Reflecting on the Sunk Cost Fallacy

I was discussing the sunk cost fallacy with some colleagues over dinner the other day, and posed the following question: What would happen if people were immune to the sunk cost fallacy? “People would make better decisions”. How could acting more rationally be a bad thing? Yet it seemed strange that our natural inclination would always lead to maladaptive behavior. Perhaps, there are some scenarios in which we arrive at better outcomes by accident, thanks to the false logic of sunk cost.

Somewhat recently, I was reading a post on danariely.com about the Spiderman musical, which is currently being worked on. One of the notable things about it is that it’s going to be the most expensive musical ever. It also features lots of acrobatics (you really can’t create a show about Spiderman that doesn’t feature people flying across the stage). Unfortunately, the project has been plagued with performers injuring themselves during rehearsal, and rising costs. At this point, it seems unlikely that the show will turn a profit. Despite this, investors keep pouring money into it. Because alot of money has already been spent putting the show together, it seems that sunk cost might be at play here; however, that’s not necessarily the case. As I pointed out in the comments on Dan Ariely’s blog, the rational choice is a matter of future costs, not total cost, vs. revenue.

After dinner, I came up with a simple model, in the form of a table, to think about what might be happening in the case of the Spiderman musical:

Time Total Project Cost (expected) Spent Revenue (constant, expected) Cost to Project Completion Profit (expected)
0 75 0 100 75 25

This first row of the table tells us a promising story: even though a price tag of $75M is pretty high for a Broadway musical, we expect that throngs of people will come out to see it, yielding $100M. If all goes according to plan, we’ll come out $25M ahead. Sounds great! Where do I sign up? Unfortunately, things don’t go according to plan. In the first year, we incur some unexpected costs, which leaves us in the following situation:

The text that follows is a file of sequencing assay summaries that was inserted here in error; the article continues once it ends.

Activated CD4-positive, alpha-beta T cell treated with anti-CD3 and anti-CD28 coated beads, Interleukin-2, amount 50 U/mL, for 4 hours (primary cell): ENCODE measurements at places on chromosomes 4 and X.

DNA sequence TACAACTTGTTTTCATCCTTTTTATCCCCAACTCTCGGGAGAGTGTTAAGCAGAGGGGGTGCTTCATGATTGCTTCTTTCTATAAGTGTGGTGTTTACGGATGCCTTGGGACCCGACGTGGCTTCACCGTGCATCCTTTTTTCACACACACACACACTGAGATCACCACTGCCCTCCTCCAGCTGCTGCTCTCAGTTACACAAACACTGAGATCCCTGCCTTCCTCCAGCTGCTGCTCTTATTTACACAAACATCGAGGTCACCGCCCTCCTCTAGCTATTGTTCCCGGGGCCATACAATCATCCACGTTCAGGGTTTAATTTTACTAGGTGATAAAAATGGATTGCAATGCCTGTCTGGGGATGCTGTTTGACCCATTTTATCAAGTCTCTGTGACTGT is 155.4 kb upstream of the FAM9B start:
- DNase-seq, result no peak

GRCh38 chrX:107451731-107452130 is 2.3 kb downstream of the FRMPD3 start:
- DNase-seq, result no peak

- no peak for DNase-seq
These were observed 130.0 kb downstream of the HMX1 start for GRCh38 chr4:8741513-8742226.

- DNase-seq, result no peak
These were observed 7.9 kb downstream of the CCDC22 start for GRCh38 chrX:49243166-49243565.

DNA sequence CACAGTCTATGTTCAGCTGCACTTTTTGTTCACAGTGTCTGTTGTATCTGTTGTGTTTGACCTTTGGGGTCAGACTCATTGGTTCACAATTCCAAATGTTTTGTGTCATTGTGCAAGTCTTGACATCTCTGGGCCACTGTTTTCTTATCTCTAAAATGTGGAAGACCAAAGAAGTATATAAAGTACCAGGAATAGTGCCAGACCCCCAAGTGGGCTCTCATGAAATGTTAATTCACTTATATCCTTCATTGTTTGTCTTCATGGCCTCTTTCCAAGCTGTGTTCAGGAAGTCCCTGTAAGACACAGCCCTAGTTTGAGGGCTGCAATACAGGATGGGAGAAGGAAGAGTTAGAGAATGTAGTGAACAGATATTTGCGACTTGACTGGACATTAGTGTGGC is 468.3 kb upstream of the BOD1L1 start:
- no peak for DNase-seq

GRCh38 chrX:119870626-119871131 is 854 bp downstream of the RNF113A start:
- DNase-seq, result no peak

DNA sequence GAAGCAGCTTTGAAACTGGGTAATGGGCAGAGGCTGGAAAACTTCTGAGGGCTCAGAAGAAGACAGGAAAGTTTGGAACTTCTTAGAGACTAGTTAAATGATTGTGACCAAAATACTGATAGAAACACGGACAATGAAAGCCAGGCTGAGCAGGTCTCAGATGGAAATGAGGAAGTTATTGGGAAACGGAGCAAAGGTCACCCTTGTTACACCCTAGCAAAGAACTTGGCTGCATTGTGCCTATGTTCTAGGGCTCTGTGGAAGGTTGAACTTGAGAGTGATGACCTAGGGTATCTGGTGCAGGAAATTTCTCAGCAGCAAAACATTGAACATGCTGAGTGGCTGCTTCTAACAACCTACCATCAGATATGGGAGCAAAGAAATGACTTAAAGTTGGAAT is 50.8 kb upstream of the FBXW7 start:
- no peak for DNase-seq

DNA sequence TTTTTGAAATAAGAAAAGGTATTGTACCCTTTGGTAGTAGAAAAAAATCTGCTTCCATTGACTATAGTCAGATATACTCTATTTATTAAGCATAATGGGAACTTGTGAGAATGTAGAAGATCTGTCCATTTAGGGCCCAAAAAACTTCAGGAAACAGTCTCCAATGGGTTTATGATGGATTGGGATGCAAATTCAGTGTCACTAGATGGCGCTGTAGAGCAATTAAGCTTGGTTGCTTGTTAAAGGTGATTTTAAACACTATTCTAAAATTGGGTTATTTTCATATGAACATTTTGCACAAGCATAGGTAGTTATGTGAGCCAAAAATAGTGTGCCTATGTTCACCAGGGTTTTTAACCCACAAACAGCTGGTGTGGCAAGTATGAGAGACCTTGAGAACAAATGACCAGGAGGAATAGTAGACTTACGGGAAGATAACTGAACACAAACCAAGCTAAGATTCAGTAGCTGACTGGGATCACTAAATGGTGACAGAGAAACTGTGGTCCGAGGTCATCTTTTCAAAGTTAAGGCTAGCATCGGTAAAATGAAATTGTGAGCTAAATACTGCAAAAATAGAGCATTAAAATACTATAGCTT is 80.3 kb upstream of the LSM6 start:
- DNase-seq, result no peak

Time Total Project Cost (expected) Spent Revenue (constant, expected) Cost to Project Completion Profit (expected)
1 100 25 100 75 25

Oops. The total expected cost of the production has gone up by $25M. Is it still a good idea to continue investing in the musical? Well, we’ve already covered $25M of the total expected cost. This leaves us with $75M in future costs. Furthermore, we still think it’s a good musical, good enough to bring in $100M (same as last year’s prediction). This means that if we choose to continue investing, we’ll wind up with $100M – $75M = $25M that we don’t have now; therefore, the rational choice is to continue investing.

You may have noticed that the total cost of the musical is now equal to the amount we expect it to bring in, which means the project as a whole is not going to turn a profit. In the mind of a rational investor, this is completely irrelevant. That’s because we are rationally disregarding sunk cost. If we could go back in time, we could change our minds about whether to start investing in the musical. Unfortunately, we are stuck in the present, where it is not possible to recover the $25M that we’ve already spent.

Anyway, another year passes with more unexpected costs:

Time Total Project Cost (expected) Spent Revenue (constant, expected) Cost to Project Completion Profit (expected)
2 125 50 100 75 25

Yikes! The total expected cost of putting on the show now exceeds the amount that we expect it to bring in! Surely, we should stop investing now. Not so fast. Yes, the musical saw some set backs during the year, but it has also been making progress in other areas. How does it all add up? Again, the cost of completion = the total expected cost – how much we’ve spent so far, as shown in the penultimate column. We still haven’t changed our minds about how much audiences are going to love this musical; it’s still going to bring in $100M. By performing a simple cost-benefit analysis, we see that pouring more money into the project continues to be the rational choice.